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Seeking SanctuaryCrime, Mercy, and Politics in English Courts, 1400-1550$
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Shannon McSheffrey

Print publication date: 2017

Print ISBN-13: 9780198798149

Published to Oxford Scholarship Online: July 2017

DOI: 10.1093/oso/9780198798149.001.0001

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Cheshire Feuds

Cheshire Feuds

Aristocratic Violence and the Uses of Sanctuary in the Reign of Henry VIII

Chapter:
(p.165) 7 Cheshire Feuds
Source:
Seeking Sanctuary
Author(s):

Shannon McSheffrey

Publisher:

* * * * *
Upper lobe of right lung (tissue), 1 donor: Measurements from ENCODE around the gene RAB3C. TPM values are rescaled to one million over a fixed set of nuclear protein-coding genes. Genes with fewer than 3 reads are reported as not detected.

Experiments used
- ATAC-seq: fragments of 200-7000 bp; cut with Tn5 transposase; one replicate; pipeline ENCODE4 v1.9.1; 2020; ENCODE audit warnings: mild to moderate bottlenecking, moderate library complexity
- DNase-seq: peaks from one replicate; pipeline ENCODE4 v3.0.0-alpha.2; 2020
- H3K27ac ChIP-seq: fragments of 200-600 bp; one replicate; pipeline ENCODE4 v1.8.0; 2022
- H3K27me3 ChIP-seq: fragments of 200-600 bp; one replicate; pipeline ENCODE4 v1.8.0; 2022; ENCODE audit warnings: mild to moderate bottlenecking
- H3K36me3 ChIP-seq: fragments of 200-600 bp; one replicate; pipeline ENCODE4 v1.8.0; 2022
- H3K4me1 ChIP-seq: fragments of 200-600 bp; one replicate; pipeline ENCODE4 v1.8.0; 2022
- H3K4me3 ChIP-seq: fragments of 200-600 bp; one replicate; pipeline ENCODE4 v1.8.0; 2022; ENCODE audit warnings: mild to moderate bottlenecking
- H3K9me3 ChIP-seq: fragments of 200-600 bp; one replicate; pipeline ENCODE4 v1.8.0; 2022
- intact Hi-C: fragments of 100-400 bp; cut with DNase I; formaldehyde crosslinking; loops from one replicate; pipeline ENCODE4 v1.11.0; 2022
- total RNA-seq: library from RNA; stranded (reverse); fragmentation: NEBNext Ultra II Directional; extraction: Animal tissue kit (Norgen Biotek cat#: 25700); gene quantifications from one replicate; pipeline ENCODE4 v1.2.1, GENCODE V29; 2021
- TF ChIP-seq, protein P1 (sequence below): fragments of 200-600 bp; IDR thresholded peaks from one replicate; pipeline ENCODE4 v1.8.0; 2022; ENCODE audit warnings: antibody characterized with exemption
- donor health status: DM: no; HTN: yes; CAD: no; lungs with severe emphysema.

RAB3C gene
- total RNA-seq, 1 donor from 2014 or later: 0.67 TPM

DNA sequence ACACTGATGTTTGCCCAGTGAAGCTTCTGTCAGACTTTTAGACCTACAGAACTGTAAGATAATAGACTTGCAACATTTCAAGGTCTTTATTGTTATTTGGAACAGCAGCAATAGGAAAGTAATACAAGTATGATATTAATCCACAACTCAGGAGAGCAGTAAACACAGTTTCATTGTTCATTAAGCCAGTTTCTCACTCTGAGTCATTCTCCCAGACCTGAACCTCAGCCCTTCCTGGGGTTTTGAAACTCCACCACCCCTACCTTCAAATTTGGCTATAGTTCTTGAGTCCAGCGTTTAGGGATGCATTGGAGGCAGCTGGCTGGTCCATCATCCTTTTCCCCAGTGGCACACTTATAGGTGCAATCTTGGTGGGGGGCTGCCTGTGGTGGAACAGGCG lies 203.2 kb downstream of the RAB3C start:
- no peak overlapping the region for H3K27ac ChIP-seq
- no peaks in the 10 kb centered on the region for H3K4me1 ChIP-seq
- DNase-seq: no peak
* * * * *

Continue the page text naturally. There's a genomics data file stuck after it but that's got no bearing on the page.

Oxford University Press
DOI:10.1093/oso/9780198798149.003.0007

Sanctuary grew under the early Tudor regime partly because of the privilege’s utility for those at the heart of the kingdom’s political circles, the landed elite. Sanctuary, paired with pardons or quashed indictments, figured prominently in aristocratic feud strategies, especially in the reign of Henry VIII. This allowed high status killers involved in political and honour-based quarrels not only to escape hanging but to reintegrate fully into the realm’s political life, as sheriffs, JPs, MPs, and so on. As those former seekers were subsequently appointed to influential political and legal office, moreover, the king and his advisors implicitly accepted sanctuary as an ideologically useful way to balance the crown’s need to prosecute all homicides with its desire to spare certain high-born killers.

Keywords:   sanctuary, crime, politics, aristocracy, honour, law

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